Our results suggest that the mycological culture was not capable of effectively improving the number of cases of onychomycosis caused by dermatophytes diagnosed, with only 9 cases (1,01% of the total sample) with negative DME when the culture was positive. In cases caused by non-dermatophytes, in 31 exams (3, 48% of the total sample) the agents were identified only by culture. These findings constitute a reasonable argument against the use in large scale of direct microscopic examination for ungual infections of the feet by dermatophytes, which are the most usual causative agents.

On the sample studied, the costs involved with the DME reached 8, 9 dollars per exam while the costs involved with culture exams reached 22, 25 dollars per culture. When the DME is negative and the suspicion of onychomycosis is high, probably a second DME is more useful than the culture in order to confirm the diagnosis, especially due to its costs. One of the main limitations of the present study was the absence of a gold standard test to detect the false-positive and false-negative results. Therefore, prospective studies must be conducted in order to determine the natural history of the onychomycosis and the proportion of these results (false-positive and false-negative) in each diagnostic test.

 

REFERENCES

1. Gupta AK, Jain HC, Lynde CW, Macdonald P, Cooper EA, Summerbell RC. Prevalence and epidemiology of onychomycosis in patients visiting physicians' offices: a multicenter canadian survey of 15,000 patients. J Am Acad Dermatol. 2000;43:244-8.         [ Links ]

2. Ghannoum MA, Hajjeh RA, Scher R, Konnikov N, Gupta AK, Summerbell R, et al. A large-scale North American study of fungal isolates from nails: the frequency of onychomycosis, fungal distribution, and antifungal susceptibility patterns. J Am Acad Dermatol. 2000;43:641-8.         [ Links ]

3. Fillus Neto J, Tchornobay AM. Como o clipping pode auxiliar o dermatologista. An Bras Dermatol. 2009;84:173-6.         [ Links ]

4. Feuilhade de Chauvin M. New diagnostic techniques. J Eur Acad Dermatol Venereol. 2005;19(Suppl 1):20-4.         [ Links ]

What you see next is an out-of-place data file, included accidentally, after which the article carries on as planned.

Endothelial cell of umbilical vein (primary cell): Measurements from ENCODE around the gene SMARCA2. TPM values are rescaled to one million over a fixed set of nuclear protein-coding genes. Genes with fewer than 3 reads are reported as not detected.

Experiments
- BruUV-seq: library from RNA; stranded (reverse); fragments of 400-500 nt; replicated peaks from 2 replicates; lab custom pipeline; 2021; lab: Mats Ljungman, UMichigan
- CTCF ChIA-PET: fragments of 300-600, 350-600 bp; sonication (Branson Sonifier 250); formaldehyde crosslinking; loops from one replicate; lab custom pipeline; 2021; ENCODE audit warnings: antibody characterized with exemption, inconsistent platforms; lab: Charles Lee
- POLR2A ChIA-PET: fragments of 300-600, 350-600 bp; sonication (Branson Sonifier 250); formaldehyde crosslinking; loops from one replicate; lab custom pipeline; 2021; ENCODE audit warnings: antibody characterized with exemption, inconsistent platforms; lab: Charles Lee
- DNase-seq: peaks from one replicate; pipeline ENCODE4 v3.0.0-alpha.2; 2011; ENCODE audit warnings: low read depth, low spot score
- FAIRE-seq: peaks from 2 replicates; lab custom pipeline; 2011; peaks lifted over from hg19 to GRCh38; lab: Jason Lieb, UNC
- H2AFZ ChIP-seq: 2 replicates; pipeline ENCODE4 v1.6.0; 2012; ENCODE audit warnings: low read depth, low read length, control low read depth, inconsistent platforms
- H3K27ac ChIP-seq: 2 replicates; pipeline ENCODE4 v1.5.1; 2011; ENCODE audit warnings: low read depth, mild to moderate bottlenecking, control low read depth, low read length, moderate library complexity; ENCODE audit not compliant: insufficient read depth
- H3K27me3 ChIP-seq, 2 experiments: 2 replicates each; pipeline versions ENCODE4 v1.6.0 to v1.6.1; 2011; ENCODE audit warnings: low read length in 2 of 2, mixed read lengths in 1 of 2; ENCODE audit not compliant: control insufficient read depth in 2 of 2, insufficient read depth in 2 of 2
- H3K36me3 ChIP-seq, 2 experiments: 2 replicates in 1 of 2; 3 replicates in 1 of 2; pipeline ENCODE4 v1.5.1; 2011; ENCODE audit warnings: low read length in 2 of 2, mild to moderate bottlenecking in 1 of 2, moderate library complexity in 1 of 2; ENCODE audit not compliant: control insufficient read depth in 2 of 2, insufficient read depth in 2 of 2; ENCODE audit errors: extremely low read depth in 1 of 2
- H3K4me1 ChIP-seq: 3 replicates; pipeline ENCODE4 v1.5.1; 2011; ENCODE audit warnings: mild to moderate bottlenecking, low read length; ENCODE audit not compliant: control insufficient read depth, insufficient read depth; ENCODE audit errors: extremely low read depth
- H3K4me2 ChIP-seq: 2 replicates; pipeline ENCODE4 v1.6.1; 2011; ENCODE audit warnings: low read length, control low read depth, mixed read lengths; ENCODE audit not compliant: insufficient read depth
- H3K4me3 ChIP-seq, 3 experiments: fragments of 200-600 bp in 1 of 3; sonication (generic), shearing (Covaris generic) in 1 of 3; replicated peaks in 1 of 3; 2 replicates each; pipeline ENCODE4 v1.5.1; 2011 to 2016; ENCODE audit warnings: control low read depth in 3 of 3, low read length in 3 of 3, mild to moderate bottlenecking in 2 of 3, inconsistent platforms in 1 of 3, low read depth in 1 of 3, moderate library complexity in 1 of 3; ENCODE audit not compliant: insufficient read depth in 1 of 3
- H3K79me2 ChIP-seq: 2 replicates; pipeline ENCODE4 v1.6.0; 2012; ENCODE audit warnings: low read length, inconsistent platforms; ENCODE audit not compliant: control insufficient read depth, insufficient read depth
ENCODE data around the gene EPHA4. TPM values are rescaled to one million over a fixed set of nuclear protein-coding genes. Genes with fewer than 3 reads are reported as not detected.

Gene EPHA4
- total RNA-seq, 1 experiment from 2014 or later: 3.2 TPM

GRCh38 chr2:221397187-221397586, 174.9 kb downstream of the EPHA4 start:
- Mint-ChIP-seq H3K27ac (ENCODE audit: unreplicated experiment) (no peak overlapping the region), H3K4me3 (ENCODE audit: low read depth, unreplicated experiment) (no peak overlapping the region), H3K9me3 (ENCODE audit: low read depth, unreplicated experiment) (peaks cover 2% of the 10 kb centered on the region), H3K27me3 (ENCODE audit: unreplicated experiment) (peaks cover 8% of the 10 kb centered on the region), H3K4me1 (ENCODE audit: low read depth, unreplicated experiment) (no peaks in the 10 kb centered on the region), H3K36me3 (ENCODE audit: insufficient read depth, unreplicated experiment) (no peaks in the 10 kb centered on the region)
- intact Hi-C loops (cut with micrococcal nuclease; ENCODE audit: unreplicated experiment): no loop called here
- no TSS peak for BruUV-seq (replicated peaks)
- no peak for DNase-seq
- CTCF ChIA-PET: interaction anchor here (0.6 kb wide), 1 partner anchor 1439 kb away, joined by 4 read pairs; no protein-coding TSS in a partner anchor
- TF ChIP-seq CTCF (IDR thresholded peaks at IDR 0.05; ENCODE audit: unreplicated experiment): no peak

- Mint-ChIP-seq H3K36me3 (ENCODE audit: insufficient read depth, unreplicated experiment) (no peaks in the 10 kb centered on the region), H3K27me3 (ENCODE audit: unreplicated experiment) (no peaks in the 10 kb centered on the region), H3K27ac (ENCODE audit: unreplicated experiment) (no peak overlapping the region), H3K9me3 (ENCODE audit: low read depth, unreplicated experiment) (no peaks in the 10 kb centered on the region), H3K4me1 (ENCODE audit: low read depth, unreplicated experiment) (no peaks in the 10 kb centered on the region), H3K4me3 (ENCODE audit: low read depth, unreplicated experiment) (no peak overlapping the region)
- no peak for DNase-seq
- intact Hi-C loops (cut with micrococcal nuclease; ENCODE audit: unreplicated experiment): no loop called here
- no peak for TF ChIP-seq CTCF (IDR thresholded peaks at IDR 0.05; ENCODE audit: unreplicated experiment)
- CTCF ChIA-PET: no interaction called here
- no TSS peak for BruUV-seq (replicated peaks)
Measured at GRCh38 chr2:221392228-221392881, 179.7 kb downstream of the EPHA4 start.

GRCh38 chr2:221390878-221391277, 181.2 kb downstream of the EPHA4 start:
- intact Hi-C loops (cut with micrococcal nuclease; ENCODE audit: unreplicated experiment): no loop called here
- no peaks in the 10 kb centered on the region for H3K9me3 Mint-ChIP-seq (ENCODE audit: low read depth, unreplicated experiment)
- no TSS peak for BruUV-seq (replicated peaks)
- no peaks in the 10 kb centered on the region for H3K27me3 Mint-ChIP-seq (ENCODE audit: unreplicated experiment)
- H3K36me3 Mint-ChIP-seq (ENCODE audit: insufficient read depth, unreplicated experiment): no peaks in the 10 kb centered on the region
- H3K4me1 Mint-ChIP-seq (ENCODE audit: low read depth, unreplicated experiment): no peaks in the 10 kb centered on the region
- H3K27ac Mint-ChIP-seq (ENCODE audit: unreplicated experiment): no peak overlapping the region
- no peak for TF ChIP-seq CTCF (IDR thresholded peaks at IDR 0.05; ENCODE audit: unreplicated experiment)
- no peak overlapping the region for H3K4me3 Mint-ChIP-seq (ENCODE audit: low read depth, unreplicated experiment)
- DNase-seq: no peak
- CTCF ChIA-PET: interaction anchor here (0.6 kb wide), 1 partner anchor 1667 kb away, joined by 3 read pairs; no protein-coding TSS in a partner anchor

5. Panasiti V, Borroni RG, Devirgiliis V, Rossi M, Fabbrizio L, Masciangelo R, et al. Comparison of diagnostic methods in the diagnosis of dermatomycoses and ony chomycoses. Mycoses. 2006;49:26-9.         [ Links ]

6. Weinberg JM, Koestenblatt EK, Tutrone WD, Tishler HR, Najarian L. Comparison of diagnostic methods in the evaluation of onychomycosis. J Am Acad Dermatol. 2003;49:193-7.         [ Links ]

7. Lawry MA, Haneke E, Strobeck K, Martin S, Zimmer B, Romano PS. Methods for diagnosing onychomycosis: a comparative study and review of the literature. Arch Dermatol. 2000;136:1112-6.         [ Links ]

8. Herbst RA, Brinkmeier T, Frosch PJ. Histological diagnosis of onychomycosis. J Dtsch Dermatol Ges. 2003;1:177-80.         [ Links ]

9. Elewski BE. Diagnostic techniques for confirming onychomycosis. J Am Acad Dermatol. 1996;35:S6-9.         [ Links ]

10. Staats CC, Korstanje MJ. [Fungi causing onychomycoses in The Netherlands]. Ned Tijdschr Geneeskd 1994;138:2340-3.         [ Links ]

 

 

Mailing address:
Paulo Ricardo Martins Souza
Av. Independência, 172, sala 902 Independência
90035 070 Porto Alegre, RS, Brazil
E-mail: paulo@econsultas.com.br

Received on 15.03.2010.
Approved by the Advisory Board and accepted for publication on 03.03.2010.
Conflict of interest: None
Financial funding: None

 

 

* Work performed at the Dermatology Service of the Complexo Hospitalar Santa Casa de Porto Alegre - Porto Alegre (RS), Brasil.